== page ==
Children's bike safety reminder
Friday 27 September
Parents and children are reminded to follow safety rules when riding bikes, scooters, skateboards, and rollerblades ahead of the school holidays following a spike in hospital admissions related to riding accidents.
Women’s and Children’s Hospital (WCH) Nursing Services Director Emergency Department (ED), Sue Pilkington, said many sporting and activity related injuries are preventable but are seen often in the ED.
“While it’s fantastic to see kids out being active in the great outdoors, we really encourage parents to ensure children are doing so safely,” Ms Pilkington said.
“We see children with everything from a broken arm to a concussion or a major head injury due to riding accidents, and I encourage all parents and children to take simple safety precautions to keep them riding and prevent them having to come to hospital.”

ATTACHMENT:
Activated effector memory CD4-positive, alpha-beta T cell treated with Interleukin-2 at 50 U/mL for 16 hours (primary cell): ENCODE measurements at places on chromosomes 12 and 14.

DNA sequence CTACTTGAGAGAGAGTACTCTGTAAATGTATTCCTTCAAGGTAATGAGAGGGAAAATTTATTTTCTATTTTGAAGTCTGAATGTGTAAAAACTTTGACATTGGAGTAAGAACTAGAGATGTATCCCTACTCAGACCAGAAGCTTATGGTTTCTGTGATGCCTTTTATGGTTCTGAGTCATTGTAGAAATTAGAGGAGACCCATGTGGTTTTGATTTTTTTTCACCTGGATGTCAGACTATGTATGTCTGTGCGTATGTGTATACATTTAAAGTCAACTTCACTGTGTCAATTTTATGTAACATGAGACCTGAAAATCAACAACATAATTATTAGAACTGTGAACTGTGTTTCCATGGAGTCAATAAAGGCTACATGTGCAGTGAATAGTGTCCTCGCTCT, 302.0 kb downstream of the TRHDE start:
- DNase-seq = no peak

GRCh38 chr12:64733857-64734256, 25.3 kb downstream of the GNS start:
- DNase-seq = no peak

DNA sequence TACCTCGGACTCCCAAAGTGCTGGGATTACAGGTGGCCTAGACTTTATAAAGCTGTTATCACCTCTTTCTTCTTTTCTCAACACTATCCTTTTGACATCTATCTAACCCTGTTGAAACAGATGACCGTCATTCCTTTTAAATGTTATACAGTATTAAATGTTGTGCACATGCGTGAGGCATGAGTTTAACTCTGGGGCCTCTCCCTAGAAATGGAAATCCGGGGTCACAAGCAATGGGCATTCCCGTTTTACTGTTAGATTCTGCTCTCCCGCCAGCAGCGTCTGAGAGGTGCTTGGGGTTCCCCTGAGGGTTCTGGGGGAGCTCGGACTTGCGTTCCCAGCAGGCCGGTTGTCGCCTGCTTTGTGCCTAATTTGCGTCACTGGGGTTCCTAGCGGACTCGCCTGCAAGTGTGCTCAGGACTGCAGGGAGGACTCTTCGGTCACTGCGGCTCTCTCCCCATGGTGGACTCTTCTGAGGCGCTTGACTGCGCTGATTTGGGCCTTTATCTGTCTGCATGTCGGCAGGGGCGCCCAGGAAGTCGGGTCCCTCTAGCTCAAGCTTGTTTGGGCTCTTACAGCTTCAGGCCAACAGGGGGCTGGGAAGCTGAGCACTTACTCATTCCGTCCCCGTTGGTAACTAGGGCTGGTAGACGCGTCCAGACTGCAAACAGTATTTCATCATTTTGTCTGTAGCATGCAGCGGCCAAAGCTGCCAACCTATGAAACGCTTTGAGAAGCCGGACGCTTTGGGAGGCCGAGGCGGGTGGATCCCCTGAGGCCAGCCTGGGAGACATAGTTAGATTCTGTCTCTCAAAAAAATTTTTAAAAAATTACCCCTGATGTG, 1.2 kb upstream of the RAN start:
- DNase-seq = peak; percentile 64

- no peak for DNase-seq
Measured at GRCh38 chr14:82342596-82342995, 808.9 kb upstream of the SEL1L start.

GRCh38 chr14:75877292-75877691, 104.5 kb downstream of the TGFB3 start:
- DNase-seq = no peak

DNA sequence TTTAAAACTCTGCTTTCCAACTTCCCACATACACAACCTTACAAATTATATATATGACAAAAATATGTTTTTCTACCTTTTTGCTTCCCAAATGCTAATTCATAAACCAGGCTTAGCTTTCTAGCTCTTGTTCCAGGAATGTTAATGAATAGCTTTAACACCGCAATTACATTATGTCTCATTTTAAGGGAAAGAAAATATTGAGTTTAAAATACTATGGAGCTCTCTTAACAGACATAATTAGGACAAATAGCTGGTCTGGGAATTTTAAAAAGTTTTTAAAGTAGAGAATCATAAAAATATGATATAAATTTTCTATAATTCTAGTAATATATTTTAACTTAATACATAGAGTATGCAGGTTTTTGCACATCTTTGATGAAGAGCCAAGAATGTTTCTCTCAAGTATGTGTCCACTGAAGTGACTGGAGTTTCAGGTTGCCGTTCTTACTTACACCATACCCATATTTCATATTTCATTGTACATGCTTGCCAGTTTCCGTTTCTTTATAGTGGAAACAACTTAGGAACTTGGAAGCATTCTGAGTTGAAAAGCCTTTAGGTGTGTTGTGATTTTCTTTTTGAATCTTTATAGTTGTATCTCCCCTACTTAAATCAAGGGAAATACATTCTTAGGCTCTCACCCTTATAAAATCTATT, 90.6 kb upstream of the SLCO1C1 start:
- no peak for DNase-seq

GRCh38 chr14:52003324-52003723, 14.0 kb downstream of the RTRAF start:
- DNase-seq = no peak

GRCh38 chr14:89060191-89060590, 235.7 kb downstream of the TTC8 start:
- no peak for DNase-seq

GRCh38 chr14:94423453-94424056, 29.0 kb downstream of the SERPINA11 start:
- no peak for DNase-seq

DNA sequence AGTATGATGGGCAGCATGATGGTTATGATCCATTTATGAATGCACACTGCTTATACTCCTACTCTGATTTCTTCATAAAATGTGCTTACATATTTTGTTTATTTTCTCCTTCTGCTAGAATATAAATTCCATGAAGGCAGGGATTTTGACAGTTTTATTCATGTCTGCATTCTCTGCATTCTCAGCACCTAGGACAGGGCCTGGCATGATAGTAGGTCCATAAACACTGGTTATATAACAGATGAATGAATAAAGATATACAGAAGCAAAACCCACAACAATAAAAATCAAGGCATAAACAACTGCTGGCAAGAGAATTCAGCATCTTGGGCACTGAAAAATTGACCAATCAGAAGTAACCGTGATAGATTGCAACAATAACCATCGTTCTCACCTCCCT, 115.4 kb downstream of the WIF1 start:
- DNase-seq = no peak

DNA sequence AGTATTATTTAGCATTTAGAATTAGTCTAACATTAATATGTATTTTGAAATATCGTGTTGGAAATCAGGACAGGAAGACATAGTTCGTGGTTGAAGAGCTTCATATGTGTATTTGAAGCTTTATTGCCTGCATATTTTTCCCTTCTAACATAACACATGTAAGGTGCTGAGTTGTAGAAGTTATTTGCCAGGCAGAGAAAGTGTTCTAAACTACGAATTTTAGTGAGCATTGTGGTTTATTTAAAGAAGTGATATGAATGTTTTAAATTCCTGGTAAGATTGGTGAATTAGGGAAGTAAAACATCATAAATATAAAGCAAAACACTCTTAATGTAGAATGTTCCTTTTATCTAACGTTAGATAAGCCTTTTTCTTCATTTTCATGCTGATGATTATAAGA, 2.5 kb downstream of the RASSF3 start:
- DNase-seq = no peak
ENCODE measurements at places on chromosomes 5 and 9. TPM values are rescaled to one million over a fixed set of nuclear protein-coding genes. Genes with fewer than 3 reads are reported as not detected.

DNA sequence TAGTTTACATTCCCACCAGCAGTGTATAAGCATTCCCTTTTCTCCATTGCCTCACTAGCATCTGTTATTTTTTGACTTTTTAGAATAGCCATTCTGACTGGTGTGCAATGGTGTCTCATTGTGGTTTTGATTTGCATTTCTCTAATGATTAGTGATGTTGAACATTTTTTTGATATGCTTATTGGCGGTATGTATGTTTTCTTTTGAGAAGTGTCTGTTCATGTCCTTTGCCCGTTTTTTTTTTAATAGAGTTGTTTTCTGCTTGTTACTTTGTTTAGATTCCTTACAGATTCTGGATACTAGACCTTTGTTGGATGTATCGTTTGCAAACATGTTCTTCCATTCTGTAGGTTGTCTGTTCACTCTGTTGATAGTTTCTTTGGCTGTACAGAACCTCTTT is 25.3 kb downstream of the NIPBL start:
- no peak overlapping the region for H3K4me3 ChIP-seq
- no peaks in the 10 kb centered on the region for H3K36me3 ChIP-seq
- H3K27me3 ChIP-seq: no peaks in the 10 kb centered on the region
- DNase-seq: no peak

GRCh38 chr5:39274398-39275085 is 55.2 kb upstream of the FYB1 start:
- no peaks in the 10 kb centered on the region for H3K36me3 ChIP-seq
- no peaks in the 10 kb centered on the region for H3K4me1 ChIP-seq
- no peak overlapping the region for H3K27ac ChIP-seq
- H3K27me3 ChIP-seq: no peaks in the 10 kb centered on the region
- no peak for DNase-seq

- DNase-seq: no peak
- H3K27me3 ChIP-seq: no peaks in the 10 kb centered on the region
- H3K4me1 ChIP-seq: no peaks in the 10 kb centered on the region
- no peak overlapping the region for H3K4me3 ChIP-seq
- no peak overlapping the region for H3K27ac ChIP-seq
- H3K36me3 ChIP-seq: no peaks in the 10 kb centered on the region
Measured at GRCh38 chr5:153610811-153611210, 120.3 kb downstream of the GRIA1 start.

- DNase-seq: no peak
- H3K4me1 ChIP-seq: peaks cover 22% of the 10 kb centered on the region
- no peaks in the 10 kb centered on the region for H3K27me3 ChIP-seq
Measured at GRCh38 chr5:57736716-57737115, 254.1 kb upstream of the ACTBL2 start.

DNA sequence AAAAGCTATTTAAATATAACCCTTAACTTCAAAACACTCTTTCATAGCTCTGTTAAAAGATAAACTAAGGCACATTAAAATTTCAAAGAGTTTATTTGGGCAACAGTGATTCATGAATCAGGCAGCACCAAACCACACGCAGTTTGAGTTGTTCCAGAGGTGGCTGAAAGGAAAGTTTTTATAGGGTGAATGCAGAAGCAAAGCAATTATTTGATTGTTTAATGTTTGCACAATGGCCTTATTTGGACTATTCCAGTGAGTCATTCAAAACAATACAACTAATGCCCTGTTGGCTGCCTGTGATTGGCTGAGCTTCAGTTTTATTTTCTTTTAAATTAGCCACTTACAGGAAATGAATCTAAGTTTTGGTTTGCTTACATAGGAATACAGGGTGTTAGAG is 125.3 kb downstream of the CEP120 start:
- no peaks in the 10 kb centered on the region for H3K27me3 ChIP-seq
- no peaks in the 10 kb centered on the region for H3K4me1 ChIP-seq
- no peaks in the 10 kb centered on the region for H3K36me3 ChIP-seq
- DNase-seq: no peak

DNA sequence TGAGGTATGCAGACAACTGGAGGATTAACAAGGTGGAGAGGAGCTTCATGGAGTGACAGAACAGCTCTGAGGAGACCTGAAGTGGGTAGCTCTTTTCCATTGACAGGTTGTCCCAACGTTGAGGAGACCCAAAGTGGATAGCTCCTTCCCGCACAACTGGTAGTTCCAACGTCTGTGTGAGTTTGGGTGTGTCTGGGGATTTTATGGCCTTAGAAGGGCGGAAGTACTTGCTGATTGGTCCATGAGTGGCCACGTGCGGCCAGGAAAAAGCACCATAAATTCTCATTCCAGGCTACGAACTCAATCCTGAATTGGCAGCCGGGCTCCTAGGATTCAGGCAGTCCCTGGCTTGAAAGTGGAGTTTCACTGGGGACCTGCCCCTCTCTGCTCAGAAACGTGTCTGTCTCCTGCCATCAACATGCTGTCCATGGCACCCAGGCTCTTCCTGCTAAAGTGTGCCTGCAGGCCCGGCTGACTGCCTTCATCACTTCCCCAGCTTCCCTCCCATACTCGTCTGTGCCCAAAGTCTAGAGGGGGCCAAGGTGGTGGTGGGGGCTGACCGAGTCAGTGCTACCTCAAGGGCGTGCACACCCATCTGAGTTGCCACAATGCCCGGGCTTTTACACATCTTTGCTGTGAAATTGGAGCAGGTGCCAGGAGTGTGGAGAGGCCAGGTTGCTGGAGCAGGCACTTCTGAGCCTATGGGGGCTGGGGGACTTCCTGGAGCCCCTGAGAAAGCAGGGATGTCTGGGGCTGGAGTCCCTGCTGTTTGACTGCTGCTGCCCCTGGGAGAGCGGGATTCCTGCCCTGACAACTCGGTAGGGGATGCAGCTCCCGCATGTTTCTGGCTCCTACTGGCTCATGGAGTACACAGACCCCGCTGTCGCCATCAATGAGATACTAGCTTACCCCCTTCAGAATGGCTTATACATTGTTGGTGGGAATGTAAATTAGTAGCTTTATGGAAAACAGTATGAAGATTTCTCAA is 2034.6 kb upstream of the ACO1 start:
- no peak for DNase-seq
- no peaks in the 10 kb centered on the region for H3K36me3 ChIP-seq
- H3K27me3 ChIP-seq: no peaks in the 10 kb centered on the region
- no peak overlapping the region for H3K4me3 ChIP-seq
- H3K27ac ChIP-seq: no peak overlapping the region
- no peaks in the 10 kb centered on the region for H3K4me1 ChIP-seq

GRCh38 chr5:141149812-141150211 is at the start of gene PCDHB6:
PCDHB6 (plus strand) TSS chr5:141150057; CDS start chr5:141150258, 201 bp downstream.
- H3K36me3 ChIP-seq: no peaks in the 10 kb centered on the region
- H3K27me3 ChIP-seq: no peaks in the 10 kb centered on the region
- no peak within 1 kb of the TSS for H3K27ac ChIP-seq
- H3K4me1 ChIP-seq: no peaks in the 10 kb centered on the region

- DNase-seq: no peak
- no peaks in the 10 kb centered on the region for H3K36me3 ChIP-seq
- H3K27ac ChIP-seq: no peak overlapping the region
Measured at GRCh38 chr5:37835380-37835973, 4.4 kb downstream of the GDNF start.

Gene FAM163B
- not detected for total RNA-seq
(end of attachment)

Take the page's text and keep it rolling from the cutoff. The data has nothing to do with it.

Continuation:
Hospital admission data shows over the last three years, the number of children admitted to the hospital following a cycling accident has doubled, with 40 children admitted in 2016/17 and 81 children admitted in 2018/19.
There has also been a 65 per cent increase in scootering, skateboarding, and rollerblading injuries within the last three years, with 20 children admitted in 2016/17 and 33 children admitted in 2018/19.
Kidsafe SA Acting Chief Executive Officer, McKeely Denholm, said following safety rules is of the utmost importance to ensure children have a safe and enjoyable time when riding.
“A well-fitted helmet should be worn at all times while using a bike, scooter, skateboard, or roller blades to help protect your child from serious head injuries,” Ms Denholm said.
“It is important for children to know that helmets must be worn when riding a bike, even when riding around home.
“Other protective gear can help to ensure your child is protected if they do fall off or have an accident, including wrist guards, elbow pads, and knee pads.
“Children need lots of practice when riding so we recommend that they cycle with a responsible adult and should always be supervised, particularly on the roads.
“Making sure the equipment is the right size for your child and in good working conditions, including checking the brakes and tyres can also help to keep them safe.”